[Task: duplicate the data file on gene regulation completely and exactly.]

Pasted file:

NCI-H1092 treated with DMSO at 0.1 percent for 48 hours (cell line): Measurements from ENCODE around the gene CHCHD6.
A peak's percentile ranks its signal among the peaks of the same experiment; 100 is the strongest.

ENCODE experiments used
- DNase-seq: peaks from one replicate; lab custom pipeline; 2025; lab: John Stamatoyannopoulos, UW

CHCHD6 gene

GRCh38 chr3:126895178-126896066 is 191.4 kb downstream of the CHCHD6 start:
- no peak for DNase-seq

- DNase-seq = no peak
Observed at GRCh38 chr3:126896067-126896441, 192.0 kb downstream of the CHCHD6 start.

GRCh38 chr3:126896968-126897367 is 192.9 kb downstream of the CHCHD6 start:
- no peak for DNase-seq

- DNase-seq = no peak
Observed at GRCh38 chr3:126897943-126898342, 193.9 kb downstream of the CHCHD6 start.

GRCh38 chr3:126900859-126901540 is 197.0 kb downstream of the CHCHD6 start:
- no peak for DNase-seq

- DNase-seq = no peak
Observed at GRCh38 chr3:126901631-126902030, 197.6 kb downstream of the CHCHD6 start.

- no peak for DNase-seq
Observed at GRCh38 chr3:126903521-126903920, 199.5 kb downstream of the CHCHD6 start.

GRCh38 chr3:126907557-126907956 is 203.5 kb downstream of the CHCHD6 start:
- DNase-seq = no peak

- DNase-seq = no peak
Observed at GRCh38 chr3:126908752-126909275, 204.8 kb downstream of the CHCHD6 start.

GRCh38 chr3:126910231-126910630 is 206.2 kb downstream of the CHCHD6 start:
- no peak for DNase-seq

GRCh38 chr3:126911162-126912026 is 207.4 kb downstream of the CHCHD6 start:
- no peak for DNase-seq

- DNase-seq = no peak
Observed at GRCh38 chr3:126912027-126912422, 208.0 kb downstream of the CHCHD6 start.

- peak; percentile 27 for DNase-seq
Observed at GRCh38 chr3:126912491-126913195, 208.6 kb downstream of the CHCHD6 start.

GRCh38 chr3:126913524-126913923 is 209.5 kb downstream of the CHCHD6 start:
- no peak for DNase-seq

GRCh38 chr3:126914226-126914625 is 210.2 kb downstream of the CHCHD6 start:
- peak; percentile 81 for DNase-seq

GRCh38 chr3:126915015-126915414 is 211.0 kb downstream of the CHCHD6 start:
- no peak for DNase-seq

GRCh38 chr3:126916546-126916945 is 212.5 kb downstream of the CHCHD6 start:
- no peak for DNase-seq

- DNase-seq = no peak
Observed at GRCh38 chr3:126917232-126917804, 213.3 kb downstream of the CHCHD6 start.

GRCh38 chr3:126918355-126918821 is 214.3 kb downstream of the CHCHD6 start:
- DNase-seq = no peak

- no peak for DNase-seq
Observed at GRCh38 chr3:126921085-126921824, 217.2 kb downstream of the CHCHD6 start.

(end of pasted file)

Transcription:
NCI-H1092 treated with DMSO at 0.1 percent for 48 hours (cell line): Measurements from ENCODE around the gene CHCHD6.
A peak's percentile ranks its signal among the peaks of the same experiment; 100 is the strongest.

ENCODE experiments used
- DNase-seq: peaks from one replicate; lab custom pipeline; 2025; lab: John Stamatoyannopoulos, UW

CHCHD6 gene

GRCh38 chr3:126895178-126896066 is 191.4 kb downstream of the CHCHD6 start:
- no peak for DNase-seq

- DNase-seq = no peak
Observed at GRCh38 chr3:126896067-126896441, 192.0 kb downstream of the CHCHD6 start.

GRCh38 chr3:126896968-126897367 is 192.9 kb downstream of the CHCHD6 start:
- no peak for DNase-seq

- DNase-seq = no peak
Observed at GRCh38 chr3:126897943-126898342, 193.9 kb downstream of the CHCHD6 start.

GRCh38 chr3:126900859-126901540 is 197.0 kb downstream of the CHCHD6 start:
- no peak for DNase-seq

- DNase-seq = no peak
Observed at GRCh38 chr3:126901631-126902030, 197.6 kb downstream of the CHCHD6 start.

- no peak for DNase-seq
Observed at GRCh38 chr3:126903521-126903920, 199.5 kb downstream of the CHCHD6 start.

GRCh38 chr3:126907557-126907956 is 203.5 kb downstream of the CHCHD6 start:
- DNase-seq = no peak

- DNase-seq = no peak
Observed at GRCh38 chr3:126908752-126909275, 204.8 kb downstream of the CHCHD6 start.

GRCh38 chr3:126910231-126910630 is 206.2 kb downstream of the CHCHD6 start:
- no peak for DNase-seq

GRCh38 chr3:126911162-126912026 is 207.4 kb downstream of the CHCHD6 start:
- no peak for DNase-seq

- DNase-seq = no peak
Observed at GRCh38 chr3:126912027-126912422, 208.0 kb downstream of the CHCHD6 start.

- peak; percentile 27 for DNase-seq
Observed at GRCh38 chr3:126912491-126913195, 208.6 kb downstream of the CHCHD6 start.

GRCh38 chr3:126913524-126913923 is 209.5 kb downstream of the CHCHD6 start:
- no peak for DNase-seq

GRCh38 chr3:126914226-126914625 is 210.2 kb downstream of the CHCHD6 start:
- peak; percentile 81 for DNase-seq

GRCh38 chr3:126915015-126915414 is 211.0 kb downstream of the CHCHD6 start:
- no peak for DNase-seq

GRCh38 chr3:126916546-126916945 is 212.5 kb downstream of the CHCHD6 start:
- no peak for DNase-seq

- DNase-seq = no peak
Observed at GRCh38 chr3:126917232-126917804, 213.3 kb downstream of the CHCHD6 start.

GRCh38 chr3:126918355-126918821 is 214.3 kb downstream of the CHCHD6 start:
- DNase-seq = no peak

- no peak for DNase-seq
Observed at GRCh38 chr3:126921085-126921824, 217.2 kb downstream of the CHCHD6 start.